At ACRF, we are committed to improving prevention, diagnosis and treatment of all types of cancer. That is why, this October we are focusing on all cancers that affect women, not just breast cancer.

Every day up to 50 women in Australia are diagnosed with breast or gynaecological cancer. These cancer types include uterine, cervical, vulva and ovarian – cancers which are sometimes forgotten and unfortunately under-funded. Then there are other common women’s cancers which we need to remember this October: these include; bowel, lung and skin cancers.

We are committed to funding research through our grants and research projects into these cancer types, bringing new hope to our mothers, daughters, sisters, cousins and friends around the world.

Continue reading “October Is Breast Cancer Awareness Month: How ACRF Is Outsmarting Women’s Cancers this October”

May 2013 Monthly News

In the May 2013 edition:

  • Skin cancer drug targets ‘growth’ gene with potential to treat other disease.
  • Your chance to run the International Marathon that’s closest to home: the Auckland Marathon.
  • We celebrate workplace giving month in June.
  • #ThisIsWhyWeFight social movement launch!

$7.5 million in funding to the most promising cancer research in the country!

Funding research - current cancer researchThe Australian Cancer Research Foundation is committed to fighting cancer by funding research, tonight investing a further $7.5 million into the search for the cures.

At the cancer charity’s annual Chairman’s Dinner in Sydney, donors, fundraisers and researchers came together to celebrate the incredible research outcomes made possible through ACRF funding.

They also acknowledged the promising future of cancer research in Australia, as the ACRF made multi-million dollar grants available to three visionary research projects.

The Peter MacCallum Cancer Centre in Melbourne, and Brisbane’s Diamantina Institute and Centre for Clinical Research all received a significant funding boost of $3.5 million and $2 million each, respectively. At these cancer research centres, the ACRF will be funding research into rare cancers, as well as facilitating world-class, targeted detection and treatment programmes.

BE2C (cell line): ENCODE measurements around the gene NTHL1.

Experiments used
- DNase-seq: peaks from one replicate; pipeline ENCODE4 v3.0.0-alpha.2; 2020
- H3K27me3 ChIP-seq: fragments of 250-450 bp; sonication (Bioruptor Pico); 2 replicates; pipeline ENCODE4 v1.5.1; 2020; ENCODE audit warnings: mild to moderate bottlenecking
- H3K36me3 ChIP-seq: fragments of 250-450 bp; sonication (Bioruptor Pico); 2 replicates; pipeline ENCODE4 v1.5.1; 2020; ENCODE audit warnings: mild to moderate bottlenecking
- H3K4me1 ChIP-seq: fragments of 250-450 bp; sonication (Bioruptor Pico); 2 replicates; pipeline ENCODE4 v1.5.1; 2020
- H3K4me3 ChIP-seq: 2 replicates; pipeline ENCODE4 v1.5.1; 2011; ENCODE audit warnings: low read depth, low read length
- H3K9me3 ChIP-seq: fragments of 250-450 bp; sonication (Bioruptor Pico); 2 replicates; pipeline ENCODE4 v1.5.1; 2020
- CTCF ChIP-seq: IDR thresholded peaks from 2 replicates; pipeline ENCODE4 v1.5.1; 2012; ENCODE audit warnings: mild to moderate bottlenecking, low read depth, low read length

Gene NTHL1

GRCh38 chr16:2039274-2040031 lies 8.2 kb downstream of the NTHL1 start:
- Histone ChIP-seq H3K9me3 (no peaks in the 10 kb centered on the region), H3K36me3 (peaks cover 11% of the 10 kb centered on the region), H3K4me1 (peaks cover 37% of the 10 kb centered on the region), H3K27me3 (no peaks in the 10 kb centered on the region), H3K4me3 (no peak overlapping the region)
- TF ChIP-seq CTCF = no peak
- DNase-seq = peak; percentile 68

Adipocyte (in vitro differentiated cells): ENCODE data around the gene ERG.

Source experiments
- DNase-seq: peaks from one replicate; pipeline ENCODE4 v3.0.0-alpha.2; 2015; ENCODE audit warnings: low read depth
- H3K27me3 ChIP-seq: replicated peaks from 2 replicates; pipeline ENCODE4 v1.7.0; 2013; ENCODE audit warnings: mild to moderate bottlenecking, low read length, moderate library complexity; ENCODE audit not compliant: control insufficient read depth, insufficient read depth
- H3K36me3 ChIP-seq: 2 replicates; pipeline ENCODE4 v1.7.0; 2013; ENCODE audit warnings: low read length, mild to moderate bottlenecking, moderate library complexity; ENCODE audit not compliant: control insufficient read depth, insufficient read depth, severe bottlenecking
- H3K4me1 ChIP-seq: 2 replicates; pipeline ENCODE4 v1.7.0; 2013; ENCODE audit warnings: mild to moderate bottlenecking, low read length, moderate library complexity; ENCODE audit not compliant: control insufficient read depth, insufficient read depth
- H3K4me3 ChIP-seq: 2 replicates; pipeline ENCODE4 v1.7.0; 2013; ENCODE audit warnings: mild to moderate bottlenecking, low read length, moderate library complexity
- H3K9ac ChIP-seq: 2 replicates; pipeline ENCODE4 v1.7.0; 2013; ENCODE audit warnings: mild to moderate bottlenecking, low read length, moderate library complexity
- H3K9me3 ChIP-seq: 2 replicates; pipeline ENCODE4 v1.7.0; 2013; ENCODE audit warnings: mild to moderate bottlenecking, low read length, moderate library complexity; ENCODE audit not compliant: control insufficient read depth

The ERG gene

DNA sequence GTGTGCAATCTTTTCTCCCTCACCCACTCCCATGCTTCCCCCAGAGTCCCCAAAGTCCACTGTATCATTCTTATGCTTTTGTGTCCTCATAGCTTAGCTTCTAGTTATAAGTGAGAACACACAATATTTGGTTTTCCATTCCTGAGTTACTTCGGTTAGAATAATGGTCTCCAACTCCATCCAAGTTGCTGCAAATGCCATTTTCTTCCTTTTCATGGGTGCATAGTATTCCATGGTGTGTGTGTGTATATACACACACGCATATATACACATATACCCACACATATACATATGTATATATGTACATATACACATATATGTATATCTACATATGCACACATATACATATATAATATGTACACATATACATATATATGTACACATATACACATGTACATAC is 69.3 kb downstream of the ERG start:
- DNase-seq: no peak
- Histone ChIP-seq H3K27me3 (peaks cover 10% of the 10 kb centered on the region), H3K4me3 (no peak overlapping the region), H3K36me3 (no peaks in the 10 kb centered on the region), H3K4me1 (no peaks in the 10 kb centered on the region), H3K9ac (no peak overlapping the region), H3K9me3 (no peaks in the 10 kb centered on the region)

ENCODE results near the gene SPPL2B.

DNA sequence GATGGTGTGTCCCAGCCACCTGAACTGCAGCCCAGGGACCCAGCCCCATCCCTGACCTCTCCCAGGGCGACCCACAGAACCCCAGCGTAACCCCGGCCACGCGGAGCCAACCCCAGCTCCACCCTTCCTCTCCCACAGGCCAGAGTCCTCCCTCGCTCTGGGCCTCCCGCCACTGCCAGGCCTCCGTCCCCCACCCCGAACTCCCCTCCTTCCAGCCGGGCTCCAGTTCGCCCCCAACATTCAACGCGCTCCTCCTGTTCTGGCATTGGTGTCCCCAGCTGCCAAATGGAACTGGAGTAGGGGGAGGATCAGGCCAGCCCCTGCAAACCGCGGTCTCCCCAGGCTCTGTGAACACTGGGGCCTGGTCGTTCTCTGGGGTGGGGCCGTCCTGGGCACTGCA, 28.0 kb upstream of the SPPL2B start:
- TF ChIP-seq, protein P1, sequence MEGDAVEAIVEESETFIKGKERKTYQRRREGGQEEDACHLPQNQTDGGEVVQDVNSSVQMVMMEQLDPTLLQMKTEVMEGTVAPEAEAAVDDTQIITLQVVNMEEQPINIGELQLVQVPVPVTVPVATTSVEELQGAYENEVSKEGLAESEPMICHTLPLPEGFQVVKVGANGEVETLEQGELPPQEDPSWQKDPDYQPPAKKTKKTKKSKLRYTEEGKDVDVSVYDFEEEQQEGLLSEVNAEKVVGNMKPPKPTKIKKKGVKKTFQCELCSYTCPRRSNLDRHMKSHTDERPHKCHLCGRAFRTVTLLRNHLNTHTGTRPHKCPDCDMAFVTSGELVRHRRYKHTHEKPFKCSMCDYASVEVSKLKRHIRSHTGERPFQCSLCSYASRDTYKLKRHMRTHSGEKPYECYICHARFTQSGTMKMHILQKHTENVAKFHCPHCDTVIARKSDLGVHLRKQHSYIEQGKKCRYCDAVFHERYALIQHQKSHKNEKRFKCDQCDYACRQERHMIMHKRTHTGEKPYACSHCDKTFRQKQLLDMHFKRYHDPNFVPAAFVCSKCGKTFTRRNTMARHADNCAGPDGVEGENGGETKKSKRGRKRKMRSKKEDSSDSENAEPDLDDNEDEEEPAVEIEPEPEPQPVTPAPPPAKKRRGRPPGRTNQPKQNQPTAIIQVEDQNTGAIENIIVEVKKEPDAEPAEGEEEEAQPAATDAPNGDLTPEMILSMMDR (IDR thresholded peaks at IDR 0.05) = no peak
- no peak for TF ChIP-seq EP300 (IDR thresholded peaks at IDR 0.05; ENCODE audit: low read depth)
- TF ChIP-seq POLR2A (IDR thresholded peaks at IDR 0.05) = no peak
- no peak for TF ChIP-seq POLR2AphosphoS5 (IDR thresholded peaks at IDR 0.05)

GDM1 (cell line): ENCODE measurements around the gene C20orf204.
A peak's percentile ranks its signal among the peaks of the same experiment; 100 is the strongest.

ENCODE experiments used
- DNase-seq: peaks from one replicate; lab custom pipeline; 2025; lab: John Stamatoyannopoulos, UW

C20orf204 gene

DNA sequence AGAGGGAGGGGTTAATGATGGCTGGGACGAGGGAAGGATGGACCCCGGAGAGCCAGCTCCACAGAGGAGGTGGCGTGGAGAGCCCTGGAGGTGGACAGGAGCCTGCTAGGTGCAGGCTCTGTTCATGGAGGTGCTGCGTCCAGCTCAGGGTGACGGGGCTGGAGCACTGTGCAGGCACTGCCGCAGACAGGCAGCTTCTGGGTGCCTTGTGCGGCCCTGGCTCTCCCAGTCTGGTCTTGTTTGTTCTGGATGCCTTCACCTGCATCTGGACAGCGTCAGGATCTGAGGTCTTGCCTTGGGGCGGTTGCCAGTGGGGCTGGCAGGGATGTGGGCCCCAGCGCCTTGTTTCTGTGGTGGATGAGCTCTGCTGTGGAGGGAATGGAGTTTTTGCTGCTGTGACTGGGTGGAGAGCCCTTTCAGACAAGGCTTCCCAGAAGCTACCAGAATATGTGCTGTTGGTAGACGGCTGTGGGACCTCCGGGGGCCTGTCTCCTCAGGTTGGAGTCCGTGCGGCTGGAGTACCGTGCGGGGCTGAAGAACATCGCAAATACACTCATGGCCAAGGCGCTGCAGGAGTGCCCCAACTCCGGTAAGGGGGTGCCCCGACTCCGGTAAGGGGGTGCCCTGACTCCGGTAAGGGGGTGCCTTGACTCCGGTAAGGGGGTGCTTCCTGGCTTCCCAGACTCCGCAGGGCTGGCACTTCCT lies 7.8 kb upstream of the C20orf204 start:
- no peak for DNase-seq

Melanoma Genome Project will map out future for skin cancer cures

Melanoma cancer researchNSW Minister for Health and Medical Research, the Hon. Jillian Skinner has today officially launched the Australian Melanoma Genome Project, an ambitious cancer research program that aims to identify the common gene mutations that lead to melanoma.

The $5.5 million project could take 2-5 years and is being undertaken by a research coalition of teams from the Melanoma Institute Australia, the University of Sydney, Westmead Millennium Institute, Royal Prince Alfred Hospital, NSW Health Pathology and the Queensland Institute of Medical Research.

More than 500 melanoma tumour samples will be screened and analysed in order to determine common genetic characteristics for this most deadly and prevalent type of cancer. Continue reading “Melanoma Genome Project will map out future for skin cancer cures”

New drug could boost brain cancer survival

Melanoma discovery at Westmead Institute for Cancer ResearchAustralian researchers have reported promising results from a new drug which could help prolong the life of people diagnosed with one of the most deadly forms of brain cancer.

Until now, patients with advanced melanoma that has spread to the brain have received a dire diagnosis. They survive only for an average of four months.

But cancer researchers at the University of Sydney, Melanoma Institute Australia, Sydney’s Westmead Hospital and the ACRF-funded Westmead Millennium Institute, have for the first time found a drug which shrinks brain tumours in these patients with advanced melanoma.

Dr Georgina Long of the University of Sydney said the drug, called Dabrafenib, works by targeting a gene mutation found in many melanoma cancers. The drug works by causing the cell to stop multiplying and in many cases it shrinks and disappears. Continue reading “New drug could boost brain cancer survival”

Discovery motivates new cancer research into melanoma risk


Two ACRF-funded cancer research centres have worked in collaboration to discover a mutant gene that increases the risk of melanoma in approximately 200,000 Australians.

The gene, known as MITF, is known for regulating pigmentation – turning the skin brown after exposure to the sun, for example.

But cancer researchers at the Westmead Institute of Cancer Research (a 2011 ACRF grant awardee) together with the Queensland Institute of Medical Research have found that in many Australians, MITF is mutated, working abnormally to increase the risk that sunlight or other causes will cause malignant melanomas by 250%. Continue reading “Discovery motivates new cancer research into melanoma risk”

Professor Frazer seeks vaccine for skin cancer

Professor Ian FrazerChair of the ACRF Medical Research Advisory committee (and co-creator of the cervical cancer vaccine), Professor Ian Frazer is currently working on a world-first strategy to combat skin cancer.

“This group of cancers (skin cancers)…may be started off by a virus infection – which presents a great opportunity, because the idea of vaccinating to prevent a cancer is enormously appealing,” Professor Frazer said.